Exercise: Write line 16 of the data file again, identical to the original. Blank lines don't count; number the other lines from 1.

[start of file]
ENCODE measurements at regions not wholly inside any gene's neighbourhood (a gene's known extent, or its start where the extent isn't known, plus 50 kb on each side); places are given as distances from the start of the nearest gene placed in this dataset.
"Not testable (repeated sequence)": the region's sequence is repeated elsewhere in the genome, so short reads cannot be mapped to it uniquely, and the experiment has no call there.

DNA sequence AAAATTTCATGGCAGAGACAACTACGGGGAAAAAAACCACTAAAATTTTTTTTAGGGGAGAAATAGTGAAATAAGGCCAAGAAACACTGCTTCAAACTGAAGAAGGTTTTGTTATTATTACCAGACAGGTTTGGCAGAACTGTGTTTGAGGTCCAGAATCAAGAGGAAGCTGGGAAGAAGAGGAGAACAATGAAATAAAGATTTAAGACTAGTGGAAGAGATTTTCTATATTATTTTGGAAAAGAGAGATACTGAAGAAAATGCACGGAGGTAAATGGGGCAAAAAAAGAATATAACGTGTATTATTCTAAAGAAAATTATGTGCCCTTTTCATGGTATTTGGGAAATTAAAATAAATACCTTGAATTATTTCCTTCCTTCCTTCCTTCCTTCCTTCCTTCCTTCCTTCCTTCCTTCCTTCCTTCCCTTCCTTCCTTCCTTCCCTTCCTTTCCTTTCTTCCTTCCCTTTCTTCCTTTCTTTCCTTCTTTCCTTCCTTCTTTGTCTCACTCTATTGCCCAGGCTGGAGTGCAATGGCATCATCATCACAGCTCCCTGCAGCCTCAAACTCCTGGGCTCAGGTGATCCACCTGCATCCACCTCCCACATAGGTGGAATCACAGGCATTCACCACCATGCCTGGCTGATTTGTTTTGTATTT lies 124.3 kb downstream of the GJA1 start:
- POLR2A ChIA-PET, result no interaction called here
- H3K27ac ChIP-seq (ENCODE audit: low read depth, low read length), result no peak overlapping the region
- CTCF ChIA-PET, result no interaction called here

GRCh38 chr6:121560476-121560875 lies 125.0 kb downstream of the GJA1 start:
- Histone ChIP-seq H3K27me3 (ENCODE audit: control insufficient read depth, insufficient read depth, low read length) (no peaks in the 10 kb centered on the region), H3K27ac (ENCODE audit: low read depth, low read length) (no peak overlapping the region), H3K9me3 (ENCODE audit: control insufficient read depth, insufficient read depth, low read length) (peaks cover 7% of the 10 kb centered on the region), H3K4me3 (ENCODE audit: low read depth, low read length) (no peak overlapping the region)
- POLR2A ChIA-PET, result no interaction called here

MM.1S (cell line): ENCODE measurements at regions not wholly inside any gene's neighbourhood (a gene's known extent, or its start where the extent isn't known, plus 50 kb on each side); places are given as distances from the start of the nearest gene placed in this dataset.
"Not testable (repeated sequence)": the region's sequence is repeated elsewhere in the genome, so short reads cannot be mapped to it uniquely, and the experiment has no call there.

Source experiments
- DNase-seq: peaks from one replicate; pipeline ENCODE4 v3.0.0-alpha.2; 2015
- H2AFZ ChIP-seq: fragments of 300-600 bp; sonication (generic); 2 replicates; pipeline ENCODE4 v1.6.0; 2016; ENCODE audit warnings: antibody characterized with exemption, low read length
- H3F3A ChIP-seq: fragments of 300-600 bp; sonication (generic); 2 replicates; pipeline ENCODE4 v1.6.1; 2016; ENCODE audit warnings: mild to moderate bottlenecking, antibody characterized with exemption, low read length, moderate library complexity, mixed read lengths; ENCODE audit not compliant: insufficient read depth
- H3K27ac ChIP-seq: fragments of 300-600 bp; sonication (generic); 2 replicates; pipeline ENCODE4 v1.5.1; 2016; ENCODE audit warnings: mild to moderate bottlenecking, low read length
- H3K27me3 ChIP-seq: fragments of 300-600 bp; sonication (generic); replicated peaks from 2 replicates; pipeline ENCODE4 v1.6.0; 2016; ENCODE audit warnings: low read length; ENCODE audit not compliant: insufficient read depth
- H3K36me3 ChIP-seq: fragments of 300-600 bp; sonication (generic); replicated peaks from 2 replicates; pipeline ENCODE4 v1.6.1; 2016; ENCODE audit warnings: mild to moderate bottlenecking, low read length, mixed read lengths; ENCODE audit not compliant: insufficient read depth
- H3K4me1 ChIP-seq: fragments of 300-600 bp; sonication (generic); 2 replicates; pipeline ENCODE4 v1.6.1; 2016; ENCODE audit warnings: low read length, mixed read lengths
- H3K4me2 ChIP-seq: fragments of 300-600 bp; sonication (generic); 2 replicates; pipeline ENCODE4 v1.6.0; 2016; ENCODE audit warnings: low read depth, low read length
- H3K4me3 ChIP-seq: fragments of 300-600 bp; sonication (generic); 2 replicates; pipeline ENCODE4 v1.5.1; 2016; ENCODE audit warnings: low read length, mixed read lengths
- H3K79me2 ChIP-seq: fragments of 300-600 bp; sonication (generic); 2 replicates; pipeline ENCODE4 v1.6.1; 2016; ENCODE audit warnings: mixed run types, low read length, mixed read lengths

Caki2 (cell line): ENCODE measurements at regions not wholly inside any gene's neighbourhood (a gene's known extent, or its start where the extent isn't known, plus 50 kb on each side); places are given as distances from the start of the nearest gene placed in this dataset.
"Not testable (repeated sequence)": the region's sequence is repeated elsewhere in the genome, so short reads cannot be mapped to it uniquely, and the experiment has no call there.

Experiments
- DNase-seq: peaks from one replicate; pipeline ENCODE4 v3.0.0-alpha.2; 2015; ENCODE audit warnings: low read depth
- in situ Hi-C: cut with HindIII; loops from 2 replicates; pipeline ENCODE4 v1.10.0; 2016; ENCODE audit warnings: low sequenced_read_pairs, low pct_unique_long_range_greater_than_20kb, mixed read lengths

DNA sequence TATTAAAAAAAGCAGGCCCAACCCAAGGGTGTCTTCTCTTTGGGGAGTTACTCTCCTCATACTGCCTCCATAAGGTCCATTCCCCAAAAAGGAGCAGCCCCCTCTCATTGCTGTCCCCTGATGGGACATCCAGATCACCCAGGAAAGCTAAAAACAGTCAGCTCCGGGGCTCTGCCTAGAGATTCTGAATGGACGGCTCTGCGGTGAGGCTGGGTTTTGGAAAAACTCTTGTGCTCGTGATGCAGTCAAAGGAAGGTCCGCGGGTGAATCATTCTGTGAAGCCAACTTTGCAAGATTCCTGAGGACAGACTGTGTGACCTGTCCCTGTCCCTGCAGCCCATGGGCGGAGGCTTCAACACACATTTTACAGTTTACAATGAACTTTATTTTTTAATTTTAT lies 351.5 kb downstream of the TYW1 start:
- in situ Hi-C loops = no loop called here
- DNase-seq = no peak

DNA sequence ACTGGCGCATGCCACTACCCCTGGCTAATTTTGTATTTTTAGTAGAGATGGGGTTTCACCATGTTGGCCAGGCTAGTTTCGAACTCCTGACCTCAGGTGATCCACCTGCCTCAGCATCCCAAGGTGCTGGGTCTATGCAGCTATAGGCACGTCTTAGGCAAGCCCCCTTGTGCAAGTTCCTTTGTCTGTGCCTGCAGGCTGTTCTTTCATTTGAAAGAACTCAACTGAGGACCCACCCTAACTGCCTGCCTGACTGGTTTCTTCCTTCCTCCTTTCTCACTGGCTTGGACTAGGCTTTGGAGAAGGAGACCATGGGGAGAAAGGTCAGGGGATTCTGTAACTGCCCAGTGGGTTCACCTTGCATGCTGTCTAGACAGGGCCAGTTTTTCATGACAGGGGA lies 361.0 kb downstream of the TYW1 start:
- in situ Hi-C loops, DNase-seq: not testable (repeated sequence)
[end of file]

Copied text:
- H3K27ac ChIP-seq: fragments of 300-600 bp; sonication (generic); 2 replicates; pipeline ENCODE4 v1.5.1; 2016; ENCODE audit warnings: mild to moderate bottlenecking, low read length